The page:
• Know your stuff. Use the company’s website, or even a contact you may have within the company, to learn everything you can about the employer’s goals and philosophy. The more you know about what’s being looked for, the better answers you can give to every question asked.
  • Review your own experience. Think about specific examples of experience you have that you can bring up in the interview so that you’re not scouring your brain for memories when a question comes up.
  • Know what an interview is like. It may be helpful to look up a list of common interview questions to put yourself in the right mindset for what you may need to answer. If you’ve never had an interview, a mock interview would be an excellent preparation tool to get practice without the pressure.
  • Be enthusiastic! While your experience and skills are valuable, employers also want to create a positive, motivating work environment. Show in your conversation that you are a pleasure to talk to about work and anything else, and that you’re happy to be around other professionals.

And… You’re off!

If you haven’t yet, it’s time to start taking steps to make sure your summer is productive and fulfilling. Speaking from experience, summer is so much better with something to do besides laying around in the heat, and a great time to get a taste of a working lifestyle without school. There will still be time to enjoy yourself! It is not too late to start looking for the opportunity that’s going to take your resume to the next level, but the more you do now, the better chance you have. Take some of the steps above and you’ll be sure to find something that satisfies you. The race for an internship or great summer job starts now!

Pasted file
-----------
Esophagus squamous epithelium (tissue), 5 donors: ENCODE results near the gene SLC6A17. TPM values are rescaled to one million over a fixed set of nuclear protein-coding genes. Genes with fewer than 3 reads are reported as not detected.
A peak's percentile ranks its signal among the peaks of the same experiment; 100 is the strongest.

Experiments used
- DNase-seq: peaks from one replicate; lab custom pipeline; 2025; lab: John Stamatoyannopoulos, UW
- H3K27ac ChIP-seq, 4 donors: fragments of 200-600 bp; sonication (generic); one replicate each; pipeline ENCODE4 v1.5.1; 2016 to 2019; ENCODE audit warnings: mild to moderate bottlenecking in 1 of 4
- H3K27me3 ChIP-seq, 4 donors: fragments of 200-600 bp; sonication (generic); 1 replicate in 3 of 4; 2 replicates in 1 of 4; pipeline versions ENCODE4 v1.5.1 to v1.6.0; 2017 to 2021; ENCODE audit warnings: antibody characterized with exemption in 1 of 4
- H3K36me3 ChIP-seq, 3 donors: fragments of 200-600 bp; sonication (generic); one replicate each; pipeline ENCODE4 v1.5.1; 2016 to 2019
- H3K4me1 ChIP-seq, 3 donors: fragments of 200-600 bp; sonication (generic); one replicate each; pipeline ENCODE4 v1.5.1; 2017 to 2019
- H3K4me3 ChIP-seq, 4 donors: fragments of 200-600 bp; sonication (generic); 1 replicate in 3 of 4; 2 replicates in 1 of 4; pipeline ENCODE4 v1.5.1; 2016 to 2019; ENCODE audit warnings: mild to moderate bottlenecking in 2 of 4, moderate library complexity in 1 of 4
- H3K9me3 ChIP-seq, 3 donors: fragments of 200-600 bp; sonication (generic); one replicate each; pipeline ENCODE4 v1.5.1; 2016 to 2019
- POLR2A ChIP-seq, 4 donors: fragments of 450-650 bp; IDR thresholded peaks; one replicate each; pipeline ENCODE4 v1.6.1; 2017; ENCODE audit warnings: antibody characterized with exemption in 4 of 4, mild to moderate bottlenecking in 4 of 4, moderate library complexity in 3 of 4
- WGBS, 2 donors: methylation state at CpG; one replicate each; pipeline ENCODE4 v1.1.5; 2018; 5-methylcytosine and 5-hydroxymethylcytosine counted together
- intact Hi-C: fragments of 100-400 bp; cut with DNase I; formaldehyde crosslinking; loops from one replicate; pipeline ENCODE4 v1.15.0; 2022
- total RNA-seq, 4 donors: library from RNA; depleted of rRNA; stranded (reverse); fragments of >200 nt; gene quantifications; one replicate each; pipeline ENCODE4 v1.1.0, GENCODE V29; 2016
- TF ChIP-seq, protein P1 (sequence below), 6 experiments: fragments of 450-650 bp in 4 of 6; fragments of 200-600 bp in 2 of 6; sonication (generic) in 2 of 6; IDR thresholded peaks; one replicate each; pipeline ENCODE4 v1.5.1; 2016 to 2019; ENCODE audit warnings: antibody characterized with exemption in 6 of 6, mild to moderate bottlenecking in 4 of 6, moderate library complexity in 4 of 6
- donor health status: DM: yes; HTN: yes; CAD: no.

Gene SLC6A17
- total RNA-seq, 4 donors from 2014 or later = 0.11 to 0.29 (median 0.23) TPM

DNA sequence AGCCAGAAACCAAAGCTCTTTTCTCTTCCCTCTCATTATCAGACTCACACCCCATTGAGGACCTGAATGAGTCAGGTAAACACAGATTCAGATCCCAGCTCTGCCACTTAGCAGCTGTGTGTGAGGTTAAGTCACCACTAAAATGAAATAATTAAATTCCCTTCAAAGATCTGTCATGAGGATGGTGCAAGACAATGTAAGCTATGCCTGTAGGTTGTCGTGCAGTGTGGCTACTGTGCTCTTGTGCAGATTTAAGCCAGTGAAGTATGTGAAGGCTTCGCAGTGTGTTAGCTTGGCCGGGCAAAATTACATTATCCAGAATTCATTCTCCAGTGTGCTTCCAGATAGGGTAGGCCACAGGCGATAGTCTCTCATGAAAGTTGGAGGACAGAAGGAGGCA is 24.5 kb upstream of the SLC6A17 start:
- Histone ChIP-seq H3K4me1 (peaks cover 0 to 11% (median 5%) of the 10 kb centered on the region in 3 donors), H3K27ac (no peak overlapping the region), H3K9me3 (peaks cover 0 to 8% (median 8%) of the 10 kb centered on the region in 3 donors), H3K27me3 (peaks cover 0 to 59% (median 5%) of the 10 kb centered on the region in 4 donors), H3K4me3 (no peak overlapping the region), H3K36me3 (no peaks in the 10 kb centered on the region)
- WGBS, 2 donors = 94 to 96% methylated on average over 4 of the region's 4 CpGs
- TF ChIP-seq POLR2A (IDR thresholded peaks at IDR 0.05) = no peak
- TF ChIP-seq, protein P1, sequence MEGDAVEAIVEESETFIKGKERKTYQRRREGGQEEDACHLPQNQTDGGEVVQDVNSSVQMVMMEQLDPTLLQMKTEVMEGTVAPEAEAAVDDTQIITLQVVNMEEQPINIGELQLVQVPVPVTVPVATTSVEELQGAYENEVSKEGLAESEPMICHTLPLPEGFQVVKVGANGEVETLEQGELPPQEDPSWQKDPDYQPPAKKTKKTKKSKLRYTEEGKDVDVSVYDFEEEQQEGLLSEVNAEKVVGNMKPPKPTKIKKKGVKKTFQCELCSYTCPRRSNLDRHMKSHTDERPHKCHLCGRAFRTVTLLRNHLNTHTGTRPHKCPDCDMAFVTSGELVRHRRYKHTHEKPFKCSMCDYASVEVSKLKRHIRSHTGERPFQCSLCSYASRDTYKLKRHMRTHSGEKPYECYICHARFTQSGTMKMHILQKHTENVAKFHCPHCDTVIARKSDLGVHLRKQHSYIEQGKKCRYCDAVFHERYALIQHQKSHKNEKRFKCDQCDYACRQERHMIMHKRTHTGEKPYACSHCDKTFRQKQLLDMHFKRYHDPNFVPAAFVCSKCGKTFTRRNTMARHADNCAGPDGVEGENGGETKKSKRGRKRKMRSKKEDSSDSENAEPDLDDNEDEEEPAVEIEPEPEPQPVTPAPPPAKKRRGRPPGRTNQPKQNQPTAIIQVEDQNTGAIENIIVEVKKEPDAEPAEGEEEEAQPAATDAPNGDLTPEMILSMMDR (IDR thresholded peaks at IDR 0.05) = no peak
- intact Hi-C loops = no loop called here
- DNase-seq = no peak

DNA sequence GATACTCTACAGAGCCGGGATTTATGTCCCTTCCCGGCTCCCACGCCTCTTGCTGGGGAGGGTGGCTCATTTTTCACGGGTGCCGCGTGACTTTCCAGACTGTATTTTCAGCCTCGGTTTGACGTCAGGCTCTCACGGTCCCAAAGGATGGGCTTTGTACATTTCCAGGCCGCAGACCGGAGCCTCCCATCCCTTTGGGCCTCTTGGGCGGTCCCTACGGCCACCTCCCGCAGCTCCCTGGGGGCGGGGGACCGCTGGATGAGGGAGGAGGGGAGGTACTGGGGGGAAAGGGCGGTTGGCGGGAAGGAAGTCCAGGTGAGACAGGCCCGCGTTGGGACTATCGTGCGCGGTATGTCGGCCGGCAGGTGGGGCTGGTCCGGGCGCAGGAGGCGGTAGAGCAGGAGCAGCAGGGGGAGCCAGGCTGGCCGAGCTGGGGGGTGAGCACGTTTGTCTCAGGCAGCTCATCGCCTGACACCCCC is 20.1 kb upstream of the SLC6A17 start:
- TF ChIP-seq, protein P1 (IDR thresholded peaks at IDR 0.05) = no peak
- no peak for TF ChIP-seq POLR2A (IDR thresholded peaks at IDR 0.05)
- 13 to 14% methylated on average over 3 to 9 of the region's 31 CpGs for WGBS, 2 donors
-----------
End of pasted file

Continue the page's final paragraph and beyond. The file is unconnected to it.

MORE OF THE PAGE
For more ways you can set yourself up for a great summer, visit the Letters and Science Career Services website for more resources or to schedule an appointment with an advisor.